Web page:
The oil gushing from a Gulf of Mexico oil well has the potential to touch Alaska in many ways.
Alaska is next in line, nationally, for offshore oil development in federal waters — Shell Oil hopes to drill exploration wells in the Beaufort and Chukchi seas this summer, opening a controversial new frontier for the state's oil industry.
Investors' jitters over future offshore oil production could boost Alaska oil prices — it happened Thursday, when the price for Alaska crude jumped by $2.70 to $83.97.
National outrage could dim the prospects of an offshore oil boom in Alaska's Arctic waters, which federal scientists say could hold some of the biggest oil and gas deposits in the country.
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Or, the Gulf disaster could have the less-dramatic effect of prompting new state or federal rules for preventing disasters at oil rigs and offshore wells, including the ones in Alaska.
State oil and gas regulators have no say over oil and gas projects in federal waters, but they said Friday they are closely watching the aftermath of the Deepwater Horizon rig explosion and sinking to find out what went wrong.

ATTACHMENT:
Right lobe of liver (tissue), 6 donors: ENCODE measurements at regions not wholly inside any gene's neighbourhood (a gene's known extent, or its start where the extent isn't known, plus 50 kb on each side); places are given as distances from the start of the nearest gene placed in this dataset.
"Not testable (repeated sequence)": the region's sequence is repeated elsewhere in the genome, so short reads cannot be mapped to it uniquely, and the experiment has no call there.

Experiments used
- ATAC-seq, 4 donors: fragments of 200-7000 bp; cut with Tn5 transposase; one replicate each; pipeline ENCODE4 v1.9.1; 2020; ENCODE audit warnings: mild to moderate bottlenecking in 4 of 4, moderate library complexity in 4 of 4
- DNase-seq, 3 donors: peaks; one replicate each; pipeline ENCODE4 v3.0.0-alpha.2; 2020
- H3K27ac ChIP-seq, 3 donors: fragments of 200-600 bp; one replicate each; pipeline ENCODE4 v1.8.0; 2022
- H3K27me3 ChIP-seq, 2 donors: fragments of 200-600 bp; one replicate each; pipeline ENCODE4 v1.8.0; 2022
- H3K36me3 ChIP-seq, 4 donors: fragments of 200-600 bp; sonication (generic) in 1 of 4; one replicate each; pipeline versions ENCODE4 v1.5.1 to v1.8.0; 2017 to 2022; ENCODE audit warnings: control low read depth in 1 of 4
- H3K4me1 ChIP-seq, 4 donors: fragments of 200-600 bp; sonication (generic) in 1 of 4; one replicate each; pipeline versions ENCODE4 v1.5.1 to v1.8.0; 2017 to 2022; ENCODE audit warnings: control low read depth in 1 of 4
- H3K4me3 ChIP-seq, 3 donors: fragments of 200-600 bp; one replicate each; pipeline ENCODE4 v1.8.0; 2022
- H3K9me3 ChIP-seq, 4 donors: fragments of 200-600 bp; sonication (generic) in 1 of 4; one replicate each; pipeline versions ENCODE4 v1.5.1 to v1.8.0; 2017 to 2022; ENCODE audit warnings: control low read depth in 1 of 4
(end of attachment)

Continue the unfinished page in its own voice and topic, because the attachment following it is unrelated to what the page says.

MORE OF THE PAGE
That's because they regulate offshore development in Cook Inlet and in state waters off the North Slope, home to a growing number of oil fields. And also because they are worried that federal officials may overreact, said Kevin Banks, state Oil and Gas Division director.
"We are concerned because of the potential for a real backlash and people seeking to shut (offshore drilling) down," he said.
Offshore oil development isn't the only part of Alaska's oil industry that could be affected by the Gulf spill.
Major industry catastrophes, such as the 1989 Exxon Valdez spill, can lead to costly, far-reaching changes that have nothing to do with pumping oil from federal waters. Already some environmental groups said they plan to use the Gulf spill in their campaign to permanently close off oil-company access to the promising coastal plain of the Arctic National Wildlife Refuge.
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